GIITTV: Tei Shi – Crawl Space (Polydor)

It was the catchy chorus and electro beats on 2015’s ‘Bassically’ that got caused Tei Shi to be noticed in the world, as she proved herself to be a fine R’n’B singer. On Crawl Spacem, the Columbian born Brooklyn based artist, aka Valerie Teicher, also proves herself as a writer, producer and all round deliciously talented individual with a knack for writing powerful and passionate genre spanning tunes.

The debut album was recorded over eighteen months, and is described as a documentation of her transition from a “curious new kid on the block” to a “confident, self-possessed” artist. That confidence is startlingly clear through the execution, even if the subject matter sometimes opens up vulnerable spaces. Exposed, liminal spaces are made accessible and connective, at the same time shattering with personal feeling. Tracing an expansive arc of inspiration and influence, it’s a potent set of tracks that seduces the listener from opening to close.

First single ‘Keep Running’ is a hypnotic melody, elegantly spiralling its way into the ear, before disintegrating with a rarified cosmic fervour. She may be only young, but feels the pressure of time as much as anyone, singing “Every time I look over my shoulder / I’m getting older / I’m getting older / Time is so sad.” Dynamic and curving, there’s a palpable physicality to the tune that takes the listener with her. This velocity is felt throughout the album. Birds seem to be calling in ‘Justify’ as a child’s Casio keyboard spins down a helter-skelter in its tumbling iridescent ending.

She often shifts from drowning echoes to a pitch at the point of ecstasy, the act of vulnerability being both liberating and exposing, the process of living joyous and demanding. ‘Creep’ is a slinky R&B number that throbs with electronic horns, whilst things get romantic on ‘Baby’, a slower tune that shimmers with floral sweetness and melancholy. That fine line is traversed in both style and purpose with ‘How Far’ where the piano is juxtaposed with tense fizzes of electro. Of this tune, Tei Shi notes, “How Far is a song about the line towed by two people between love and destruction. It talks about the process of attempting to change one another in a relationship, and the final desperate point – the last attempt – before acceptance.”

Even at her most vulnerable there’s a level of poise. ‘Say You Do’ is a challenge to communication in relationships, radio friendly beats and summer vibes, chiming its way in before bouncing into layered synthy vocals.

Brassy glitches, sporadic flickers and an intermittent pulse on ‘Year 3k‘ is a neon tune with saccharine vocals that also manage to sound plaintive and shivering. Underpinned by an apparent ringtone, it’s teasingly sparse and mischievous. Como Si is grandious and intuitive, the light shifting across the chords and a spacious dreamy daze permeating the whole. Originally written as a poem before she set it to a melody, it is the first song Tei Shi has ever released in Spanish. “I really wanted to do something in Spanish because it’s such a big part of my identity. I love the language and it’s a way of preserving this part of myself.” Although the meaning will be unfamiliar to many listeners, there’s no sense that this is an odd one out on the album. Despite the multi dimensional and variegated sense of style of substance of the fifteen tracks, there’s a cohesiveness to Crawl Space. ‘Crawl‘ itself could well be a Beyonce tune, albeit with more reflective lyrics that chart her challenging of convention to become her own artist “You crawl, then you walk, then you run the show.”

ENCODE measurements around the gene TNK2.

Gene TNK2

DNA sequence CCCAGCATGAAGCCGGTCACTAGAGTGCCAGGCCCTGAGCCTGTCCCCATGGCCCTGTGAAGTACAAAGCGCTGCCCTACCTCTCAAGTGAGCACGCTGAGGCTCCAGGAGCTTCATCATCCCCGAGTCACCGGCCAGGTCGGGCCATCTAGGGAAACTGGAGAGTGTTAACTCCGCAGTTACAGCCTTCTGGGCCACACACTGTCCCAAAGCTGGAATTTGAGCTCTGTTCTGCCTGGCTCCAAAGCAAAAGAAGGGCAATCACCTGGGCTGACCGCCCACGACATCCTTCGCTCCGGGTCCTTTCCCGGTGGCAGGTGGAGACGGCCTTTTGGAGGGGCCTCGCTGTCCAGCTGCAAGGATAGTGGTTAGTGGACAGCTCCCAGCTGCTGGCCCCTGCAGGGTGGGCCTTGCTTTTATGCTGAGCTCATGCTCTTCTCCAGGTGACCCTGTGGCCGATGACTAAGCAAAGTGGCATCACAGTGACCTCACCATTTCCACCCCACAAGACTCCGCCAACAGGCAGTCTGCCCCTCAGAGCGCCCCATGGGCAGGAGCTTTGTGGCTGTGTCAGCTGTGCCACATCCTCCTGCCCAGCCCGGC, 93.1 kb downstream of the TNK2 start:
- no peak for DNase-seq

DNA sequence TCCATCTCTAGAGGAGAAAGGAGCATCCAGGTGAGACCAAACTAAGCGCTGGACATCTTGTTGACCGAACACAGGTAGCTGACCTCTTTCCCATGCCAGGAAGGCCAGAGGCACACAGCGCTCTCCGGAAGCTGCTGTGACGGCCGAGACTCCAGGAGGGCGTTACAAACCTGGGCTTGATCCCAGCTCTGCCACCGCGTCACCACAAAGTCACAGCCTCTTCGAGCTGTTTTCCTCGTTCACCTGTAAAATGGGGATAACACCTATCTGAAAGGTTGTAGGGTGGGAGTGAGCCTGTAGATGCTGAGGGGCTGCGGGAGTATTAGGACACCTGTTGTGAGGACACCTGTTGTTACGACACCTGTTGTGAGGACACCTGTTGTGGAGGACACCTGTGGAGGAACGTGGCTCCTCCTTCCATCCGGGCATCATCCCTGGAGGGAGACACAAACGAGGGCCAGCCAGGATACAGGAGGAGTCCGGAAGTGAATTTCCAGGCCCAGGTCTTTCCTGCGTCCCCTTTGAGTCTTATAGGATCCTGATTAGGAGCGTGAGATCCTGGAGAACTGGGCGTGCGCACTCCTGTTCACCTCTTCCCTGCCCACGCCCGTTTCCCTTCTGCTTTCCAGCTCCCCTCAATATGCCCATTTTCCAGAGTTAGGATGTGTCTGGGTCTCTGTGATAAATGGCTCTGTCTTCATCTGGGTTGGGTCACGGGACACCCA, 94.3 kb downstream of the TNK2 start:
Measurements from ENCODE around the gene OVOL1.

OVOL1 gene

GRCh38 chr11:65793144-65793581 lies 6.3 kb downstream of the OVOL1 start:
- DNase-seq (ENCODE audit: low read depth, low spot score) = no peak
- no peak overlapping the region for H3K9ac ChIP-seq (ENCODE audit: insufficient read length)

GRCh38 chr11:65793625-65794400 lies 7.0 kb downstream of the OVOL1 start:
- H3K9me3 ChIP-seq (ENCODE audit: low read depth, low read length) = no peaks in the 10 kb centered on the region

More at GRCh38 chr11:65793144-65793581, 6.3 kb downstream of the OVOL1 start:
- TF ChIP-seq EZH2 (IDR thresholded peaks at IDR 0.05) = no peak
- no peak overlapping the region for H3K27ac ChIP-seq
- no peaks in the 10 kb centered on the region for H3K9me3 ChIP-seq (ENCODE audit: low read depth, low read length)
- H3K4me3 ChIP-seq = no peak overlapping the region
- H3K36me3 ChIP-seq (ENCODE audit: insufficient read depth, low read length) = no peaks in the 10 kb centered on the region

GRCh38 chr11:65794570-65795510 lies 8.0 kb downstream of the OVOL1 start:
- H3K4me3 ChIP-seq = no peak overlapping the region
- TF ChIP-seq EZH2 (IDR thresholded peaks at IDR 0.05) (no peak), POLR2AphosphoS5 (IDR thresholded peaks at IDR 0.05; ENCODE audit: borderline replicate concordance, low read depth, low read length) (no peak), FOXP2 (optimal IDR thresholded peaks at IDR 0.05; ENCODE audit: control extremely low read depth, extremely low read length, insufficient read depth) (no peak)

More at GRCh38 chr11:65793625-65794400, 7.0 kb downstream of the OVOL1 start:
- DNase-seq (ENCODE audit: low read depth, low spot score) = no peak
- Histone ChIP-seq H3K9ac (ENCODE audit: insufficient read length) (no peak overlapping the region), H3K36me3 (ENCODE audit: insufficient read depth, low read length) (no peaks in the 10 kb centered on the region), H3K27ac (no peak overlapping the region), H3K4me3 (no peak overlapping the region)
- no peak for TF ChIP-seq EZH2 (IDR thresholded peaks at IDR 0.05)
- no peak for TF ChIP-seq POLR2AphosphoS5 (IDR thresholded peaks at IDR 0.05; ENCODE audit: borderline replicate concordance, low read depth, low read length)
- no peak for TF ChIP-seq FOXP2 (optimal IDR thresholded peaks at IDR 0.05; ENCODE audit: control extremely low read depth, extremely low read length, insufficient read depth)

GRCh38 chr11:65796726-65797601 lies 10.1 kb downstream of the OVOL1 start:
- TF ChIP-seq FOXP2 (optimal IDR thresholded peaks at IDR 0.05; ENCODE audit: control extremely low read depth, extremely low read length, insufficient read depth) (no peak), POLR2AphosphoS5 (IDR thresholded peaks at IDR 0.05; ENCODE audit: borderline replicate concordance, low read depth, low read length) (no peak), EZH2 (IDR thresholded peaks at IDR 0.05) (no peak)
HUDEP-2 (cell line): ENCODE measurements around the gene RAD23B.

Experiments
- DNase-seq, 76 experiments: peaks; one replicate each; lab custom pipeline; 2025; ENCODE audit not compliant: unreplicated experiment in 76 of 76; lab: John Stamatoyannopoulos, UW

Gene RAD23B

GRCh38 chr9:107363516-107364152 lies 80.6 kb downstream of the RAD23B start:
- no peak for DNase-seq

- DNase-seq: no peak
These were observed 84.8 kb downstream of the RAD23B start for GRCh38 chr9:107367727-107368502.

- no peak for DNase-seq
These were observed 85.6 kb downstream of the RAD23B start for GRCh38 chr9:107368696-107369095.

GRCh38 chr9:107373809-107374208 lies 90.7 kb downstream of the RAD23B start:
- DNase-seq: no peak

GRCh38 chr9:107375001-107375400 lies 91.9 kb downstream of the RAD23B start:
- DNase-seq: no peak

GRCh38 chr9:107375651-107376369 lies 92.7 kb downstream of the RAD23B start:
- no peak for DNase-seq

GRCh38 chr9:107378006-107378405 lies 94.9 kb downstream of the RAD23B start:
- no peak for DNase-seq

The final track ‘Sleepy‘ is the most ballad like and traditional tune, seductive and layered harmonies that feel delivered from a place of elevated perspective. Gorgeously soporific and dreamlike, without any hint of being a pun, it’s a lullingly tender ode.

There is less blending of layers as on her earlier songs, with the vocals being stark and clear at times, suggesting a real confidence in standing out and being seen. The album’s title comes from Tei Shi’s way of coping with anxiety and insomnia at the age of 8. A fear of the dark and unknown led her to hide inside her family home’s ‘crawlspace’ for a minute each night, in order to confront her fear. This symbol seems apt for what is no doubt a transitional time for the artist.

As light shifts through Crawl Space, mystery playing with melancholy and the tension between sharpness and softness is wandered, there’s a real sense of growing up. A self-portrait of emotional landscape, it has is made slick with studio treatment, but in this process of meticulous selection, artful arrangement, overall cohesiveness and sleek decoration, none of the emotion is lost. Jam packed with variety but clearly Teicher, at times it’s a sleek as pale silk washing over the ears, and at others the angular assortment feels jarringly exhilarating.

An album of liberation, in which Tei Shi comes of age – yet it’s only the beginning.

Crawl Space is released on 31st March through Polydor.

The post Tei Shi – Crawl Space (Polydor) appeared first on God Is In The TV.

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